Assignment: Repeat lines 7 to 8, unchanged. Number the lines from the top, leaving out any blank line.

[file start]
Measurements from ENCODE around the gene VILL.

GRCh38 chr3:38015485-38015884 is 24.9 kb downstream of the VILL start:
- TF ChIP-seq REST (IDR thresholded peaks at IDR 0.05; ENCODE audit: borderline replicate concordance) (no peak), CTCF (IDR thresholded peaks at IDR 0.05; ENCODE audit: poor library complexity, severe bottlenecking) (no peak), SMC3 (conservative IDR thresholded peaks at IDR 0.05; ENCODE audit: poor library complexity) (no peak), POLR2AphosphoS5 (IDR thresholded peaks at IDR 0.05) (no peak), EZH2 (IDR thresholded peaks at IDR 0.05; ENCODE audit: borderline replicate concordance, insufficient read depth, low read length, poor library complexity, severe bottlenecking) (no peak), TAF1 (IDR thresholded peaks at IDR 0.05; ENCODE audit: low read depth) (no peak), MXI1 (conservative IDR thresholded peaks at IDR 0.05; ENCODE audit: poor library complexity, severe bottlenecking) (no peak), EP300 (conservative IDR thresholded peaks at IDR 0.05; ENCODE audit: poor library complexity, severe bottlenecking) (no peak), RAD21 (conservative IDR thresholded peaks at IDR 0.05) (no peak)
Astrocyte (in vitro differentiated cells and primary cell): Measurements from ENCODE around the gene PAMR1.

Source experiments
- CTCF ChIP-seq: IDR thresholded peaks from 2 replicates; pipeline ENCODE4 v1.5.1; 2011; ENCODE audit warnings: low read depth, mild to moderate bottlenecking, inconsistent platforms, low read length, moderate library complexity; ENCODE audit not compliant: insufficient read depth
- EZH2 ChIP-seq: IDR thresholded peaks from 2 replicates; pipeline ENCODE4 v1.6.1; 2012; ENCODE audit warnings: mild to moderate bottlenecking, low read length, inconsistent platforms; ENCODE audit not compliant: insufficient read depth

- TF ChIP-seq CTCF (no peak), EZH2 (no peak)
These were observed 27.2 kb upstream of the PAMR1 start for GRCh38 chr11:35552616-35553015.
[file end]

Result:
- EZH2 ChIP-seq: IDR thresholded peaks from 2 replicates; pipeline ENCODE4 v1.6.1; 2012; ENCODE audit warnings: mild to moderate bottlenecking, low read length, inconsistent platforms; ENCODE audit not compliant: insufficient read depth

- TF ChIP-seq CTCF (no peak), EZH2 (no peak)